Hannah is incredibly resistant to doing the season. She’s quite a strong-willed character and has an original mind. She’s very interested in things going on around her. Lily’s wonderfully illuminating performance encapsulates all of that.


Although the story is fictitious, a lot of the details and some of the incidents are based on what happened to my family.

These include:

My father (together with my grandfather) invented the pager for St Thomas’s Hospital in the late 1950s, having witnessed the method by which doctors were then summoned a chaotic mixture of bells and frantic tannoy announcements.

Their invention, though adopted by one or two other hospitals, was thought too revolutionary for government departments or for industry (and certainly for the general public) and they struggled to avoid bankruptcy for many years.

My father’s firm also made hearing aids, and one of their customers was Winston Churchill. My father serviced Churchill’s hearing aid when he was Prime Minister, during his second premiership, and this entailed several visits to see him at No.10. The Secret Service became suspicious of a Russian having such access to No.10 and the Prime Minister. My father and grandfather were put under surveillance.

The head of MI5 Roger Hollis wrote to Churchill’s private secretary recommending that my father and grandfather should be prevented from continuing to service Churchill’s hearing aid in case they had turned his hearing aid into a bugging device and were somehow listening in to all the secrets of the cabinet room. My father and grandfather were promptly denied all access to Churchill and No.10. They continued to be under surveillance for a period in case they were judged to be enemies of the state.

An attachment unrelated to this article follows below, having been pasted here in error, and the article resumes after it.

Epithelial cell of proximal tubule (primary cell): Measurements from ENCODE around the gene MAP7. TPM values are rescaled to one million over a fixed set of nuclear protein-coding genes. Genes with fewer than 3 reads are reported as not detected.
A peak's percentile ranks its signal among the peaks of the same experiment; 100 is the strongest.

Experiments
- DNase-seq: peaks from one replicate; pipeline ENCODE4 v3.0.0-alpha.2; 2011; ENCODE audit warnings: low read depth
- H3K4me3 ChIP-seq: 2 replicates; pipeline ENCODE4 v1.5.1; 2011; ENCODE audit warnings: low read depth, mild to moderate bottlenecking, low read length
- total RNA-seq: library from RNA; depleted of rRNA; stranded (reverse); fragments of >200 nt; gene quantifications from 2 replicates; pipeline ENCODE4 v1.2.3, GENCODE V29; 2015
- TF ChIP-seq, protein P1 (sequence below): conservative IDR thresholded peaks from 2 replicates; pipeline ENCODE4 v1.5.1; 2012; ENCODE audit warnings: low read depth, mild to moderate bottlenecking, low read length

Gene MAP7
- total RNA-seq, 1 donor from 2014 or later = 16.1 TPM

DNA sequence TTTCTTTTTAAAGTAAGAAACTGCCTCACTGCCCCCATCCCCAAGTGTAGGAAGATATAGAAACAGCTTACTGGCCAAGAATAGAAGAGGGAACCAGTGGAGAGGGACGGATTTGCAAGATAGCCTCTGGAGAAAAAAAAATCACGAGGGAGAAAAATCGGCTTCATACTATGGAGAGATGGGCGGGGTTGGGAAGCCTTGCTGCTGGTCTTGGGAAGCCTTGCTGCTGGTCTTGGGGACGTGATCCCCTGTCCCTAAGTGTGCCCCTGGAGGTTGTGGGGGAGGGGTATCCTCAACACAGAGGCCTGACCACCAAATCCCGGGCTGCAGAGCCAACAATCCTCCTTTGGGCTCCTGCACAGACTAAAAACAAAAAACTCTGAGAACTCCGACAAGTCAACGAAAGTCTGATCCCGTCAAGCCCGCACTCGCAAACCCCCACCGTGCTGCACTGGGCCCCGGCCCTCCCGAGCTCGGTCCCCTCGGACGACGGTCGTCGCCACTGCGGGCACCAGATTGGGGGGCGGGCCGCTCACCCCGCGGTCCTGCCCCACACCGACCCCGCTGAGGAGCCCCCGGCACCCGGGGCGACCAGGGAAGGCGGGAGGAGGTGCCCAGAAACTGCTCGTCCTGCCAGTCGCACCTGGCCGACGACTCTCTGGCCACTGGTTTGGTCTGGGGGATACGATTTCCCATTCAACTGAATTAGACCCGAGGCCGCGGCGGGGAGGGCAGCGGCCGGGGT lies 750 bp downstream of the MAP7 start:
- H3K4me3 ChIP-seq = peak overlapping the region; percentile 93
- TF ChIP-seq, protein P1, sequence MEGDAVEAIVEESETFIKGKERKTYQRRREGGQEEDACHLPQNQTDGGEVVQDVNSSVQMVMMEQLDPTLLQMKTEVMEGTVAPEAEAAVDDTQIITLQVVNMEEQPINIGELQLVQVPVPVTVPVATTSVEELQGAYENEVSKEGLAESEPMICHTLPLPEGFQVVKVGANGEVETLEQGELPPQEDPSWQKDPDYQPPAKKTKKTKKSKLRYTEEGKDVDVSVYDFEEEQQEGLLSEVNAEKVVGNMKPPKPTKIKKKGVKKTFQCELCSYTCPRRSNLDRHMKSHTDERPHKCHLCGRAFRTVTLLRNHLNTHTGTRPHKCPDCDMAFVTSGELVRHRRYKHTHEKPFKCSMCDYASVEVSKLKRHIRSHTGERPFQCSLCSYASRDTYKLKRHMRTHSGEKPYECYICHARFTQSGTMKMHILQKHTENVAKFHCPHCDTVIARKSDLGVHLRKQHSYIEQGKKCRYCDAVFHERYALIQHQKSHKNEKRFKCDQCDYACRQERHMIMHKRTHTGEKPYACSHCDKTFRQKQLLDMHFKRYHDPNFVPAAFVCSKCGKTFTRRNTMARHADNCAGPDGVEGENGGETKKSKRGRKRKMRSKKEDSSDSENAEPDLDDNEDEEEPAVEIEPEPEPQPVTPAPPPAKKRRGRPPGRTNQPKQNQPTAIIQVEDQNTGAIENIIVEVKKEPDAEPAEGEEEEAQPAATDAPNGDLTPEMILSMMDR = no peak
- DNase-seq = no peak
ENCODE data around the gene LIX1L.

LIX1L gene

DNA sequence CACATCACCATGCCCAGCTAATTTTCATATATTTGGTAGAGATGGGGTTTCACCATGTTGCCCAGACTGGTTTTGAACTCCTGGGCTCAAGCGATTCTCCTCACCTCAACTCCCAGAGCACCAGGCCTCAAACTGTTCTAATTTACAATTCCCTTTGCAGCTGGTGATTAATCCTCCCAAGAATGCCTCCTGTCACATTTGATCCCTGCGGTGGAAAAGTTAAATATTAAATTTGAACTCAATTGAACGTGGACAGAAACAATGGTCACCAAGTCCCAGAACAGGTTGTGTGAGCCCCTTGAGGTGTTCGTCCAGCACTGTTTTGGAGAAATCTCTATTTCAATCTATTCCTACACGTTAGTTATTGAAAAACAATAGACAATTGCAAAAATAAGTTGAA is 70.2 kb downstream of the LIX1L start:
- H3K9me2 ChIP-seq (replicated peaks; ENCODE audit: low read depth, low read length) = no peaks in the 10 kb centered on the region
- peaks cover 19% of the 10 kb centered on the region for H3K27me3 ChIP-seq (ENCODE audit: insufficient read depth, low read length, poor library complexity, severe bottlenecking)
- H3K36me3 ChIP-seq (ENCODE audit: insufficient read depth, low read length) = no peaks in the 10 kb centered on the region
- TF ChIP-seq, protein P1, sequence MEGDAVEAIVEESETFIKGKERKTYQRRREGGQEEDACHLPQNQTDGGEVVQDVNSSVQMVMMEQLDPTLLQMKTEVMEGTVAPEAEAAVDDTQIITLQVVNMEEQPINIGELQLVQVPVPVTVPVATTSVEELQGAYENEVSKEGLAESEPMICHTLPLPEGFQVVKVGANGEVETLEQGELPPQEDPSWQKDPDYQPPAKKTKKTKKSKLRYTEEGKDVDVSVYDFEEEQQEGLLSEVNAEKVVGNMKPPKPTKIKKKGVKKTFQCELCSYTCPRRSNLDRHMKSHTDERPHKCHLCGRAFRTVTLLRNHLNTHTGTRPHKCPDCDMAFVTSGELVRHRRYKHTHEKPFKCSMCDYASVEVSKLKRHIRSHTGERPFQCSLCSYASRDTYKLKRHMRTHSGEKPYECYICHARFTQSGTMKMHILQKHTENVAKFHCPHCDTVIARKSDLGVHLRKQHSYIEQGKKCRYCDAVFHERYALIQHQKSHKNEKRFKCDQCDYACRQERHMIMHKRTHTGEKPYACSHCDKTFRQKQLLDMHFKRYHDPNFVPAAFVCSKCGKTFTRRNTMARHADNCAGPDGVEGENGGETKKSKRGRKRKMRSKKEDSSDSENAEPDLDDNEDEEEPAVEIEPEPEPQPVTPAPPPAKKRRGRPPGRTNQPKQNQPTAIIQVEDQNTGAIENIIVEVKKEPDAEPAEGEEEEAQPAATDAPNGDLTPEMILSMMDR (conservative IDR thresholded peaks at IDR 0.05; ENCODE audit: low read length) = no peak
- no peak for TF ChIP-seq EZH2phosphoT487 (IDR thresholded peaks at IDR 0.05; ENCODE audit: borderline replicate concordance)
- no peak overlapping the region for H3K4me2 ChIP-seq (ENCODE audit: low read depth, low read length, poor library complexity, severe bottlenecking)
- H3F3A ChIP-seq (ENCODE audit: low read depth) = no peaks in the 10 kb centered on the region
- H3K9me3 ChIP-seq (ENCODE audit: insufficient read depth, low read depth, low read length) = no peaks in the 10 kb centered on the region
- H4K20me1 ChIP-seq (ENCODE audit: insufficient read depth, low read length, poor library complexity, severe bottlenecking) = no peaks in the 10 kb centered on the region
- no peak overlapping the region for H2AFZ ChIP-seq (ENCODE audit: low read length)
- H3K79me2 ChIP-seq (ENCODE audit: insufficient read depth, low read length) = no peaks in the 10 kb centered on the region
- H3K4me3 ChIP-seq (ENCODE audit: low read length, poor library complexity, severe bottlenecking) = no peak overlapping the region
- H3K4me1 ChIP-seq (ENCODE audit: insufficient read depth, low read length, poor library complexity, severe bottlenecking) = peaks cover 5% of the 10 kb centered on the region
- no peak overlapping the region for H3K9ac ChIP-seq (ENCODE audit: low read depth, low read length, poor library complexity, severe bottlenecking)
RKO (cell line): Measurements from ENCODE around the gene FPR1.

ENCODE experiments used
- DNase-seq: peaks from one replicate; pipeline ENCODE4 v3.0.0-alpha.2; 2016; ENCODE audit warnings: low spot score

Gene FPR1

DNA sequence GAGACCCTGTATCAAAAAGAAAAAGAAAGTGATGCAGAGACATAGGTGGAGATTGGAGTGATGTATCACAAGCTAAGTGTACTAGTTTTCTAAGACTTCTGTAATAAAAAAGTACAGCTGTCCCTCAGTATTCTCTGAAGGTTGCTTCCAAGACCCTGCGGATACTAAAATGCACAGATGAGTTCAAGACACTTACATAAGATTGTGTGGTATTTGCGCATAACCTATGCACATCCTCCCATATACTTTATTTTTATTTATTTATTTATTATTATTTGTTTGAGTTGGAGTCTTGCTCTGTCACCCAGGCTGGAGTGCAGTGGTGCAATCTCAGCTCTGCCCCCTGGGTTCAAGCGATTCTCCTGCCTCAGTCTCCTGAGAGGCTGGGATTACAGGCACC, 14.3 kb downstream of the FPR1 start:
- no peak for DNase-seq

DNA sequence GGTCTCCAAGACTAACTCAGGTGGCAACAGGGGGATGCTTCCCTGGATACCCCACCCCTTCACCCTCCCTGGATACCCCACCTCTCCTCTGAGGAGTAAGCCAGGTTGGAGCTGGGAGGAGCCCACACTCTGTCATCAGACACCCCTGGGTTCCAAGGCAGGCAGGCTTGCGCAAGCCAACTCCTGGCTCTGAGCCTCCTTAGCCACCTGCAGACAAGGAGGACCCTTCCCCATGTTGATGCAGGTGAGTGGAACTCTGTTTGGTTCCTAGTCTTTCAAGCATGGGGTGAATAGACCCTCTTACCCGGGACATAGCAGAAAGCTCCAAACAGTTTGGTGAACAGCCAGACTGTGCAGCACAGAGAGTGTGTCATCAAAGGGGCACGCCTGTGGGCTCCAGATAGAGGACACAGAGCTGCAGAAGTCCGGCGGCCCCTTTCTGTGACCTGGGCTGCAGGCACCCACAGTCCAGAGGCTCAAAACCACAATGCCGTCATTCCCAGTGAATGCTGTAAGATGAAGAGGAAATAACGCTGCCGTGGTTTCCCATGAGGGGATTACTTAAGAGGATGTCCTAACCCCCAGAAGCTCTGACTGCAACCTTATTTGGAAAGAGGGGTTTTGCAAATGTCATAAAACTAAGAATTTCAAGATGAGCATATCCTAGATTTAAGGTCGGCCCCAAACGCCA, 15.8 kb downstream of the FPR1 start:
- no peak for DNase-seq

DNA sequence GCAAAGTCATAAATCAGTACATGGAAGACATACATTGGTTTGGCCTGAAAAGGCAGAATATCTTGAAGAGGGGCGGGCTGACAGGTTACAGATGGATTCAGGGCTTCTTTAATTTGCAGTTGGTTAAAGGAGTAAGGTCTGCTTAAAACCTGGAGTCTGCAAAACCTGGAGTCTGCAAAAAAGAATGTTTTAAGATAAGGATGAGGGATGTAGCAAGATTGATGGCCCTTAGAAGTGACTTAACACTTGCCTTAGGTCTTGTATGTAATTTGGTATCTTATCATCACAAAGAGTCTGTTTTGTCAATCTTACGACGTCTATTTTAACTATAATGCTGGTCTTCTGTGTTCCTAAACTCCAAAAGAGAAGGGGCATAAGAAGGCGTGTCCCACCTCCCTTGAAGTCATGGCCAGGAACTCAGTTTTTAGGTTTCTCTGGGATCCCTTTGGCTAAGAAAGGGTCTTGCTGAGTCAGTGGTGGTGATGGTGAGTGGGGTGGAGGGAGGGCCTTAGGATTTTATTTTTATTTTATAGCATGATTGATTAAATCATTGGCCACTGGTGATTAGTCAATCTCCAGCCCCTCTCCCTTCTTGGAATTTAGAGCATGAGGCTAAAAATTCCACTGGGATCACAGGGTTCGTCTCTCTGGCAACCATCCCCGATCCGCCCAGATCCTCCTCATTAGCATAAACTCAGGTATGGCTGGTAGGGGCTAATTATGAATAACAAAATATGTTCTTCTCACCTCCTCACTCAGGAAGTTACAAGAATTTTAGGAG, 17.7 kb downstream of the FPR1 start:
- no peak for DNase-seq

My father, like Samuel in the story, employed many deaf workers in his factory and did pioneering work with hearing aids, greatly improving their efficiency and manufacturing the first one ever to have a volume control. Unfortunately, his competitors made cheaper and less elaborate devices and my father was constantly struggling to make ends meet.

My mother was from Jewish aristocracy, like Miriam in the story, but by marrying my father, a Russian immigrant she was considered to have married beneath her. She did not inherit any of the family’s fortune and lived modestly with my father. Having been raised with many servants she suddenly found herself having to cook her first meal alone with my father. She had never even boiled an egg up that point.

Although the story of Kathleen (Keeley Hawes) is fictitious, there is both a historical basis to what happens to her and her husband and also a personal connection to my family. My Russian Jewish father was very keen to assimilate himself into English life and customs. He was entranced by 18th century English architecture and by the inhabitants of big houses. He would have loved to have owned an English manor house himself but his dream was that one of his children would marry an aristocrat and inherit an estate. He would have been bewitched by the house that Kathleen lives in and by the style and the seemingly untroubled luxury of her life.



Summer of Rockets starts tonight on BBC Two at 9pm. The full series will be available as a box set on BBC iPlayer after episode one.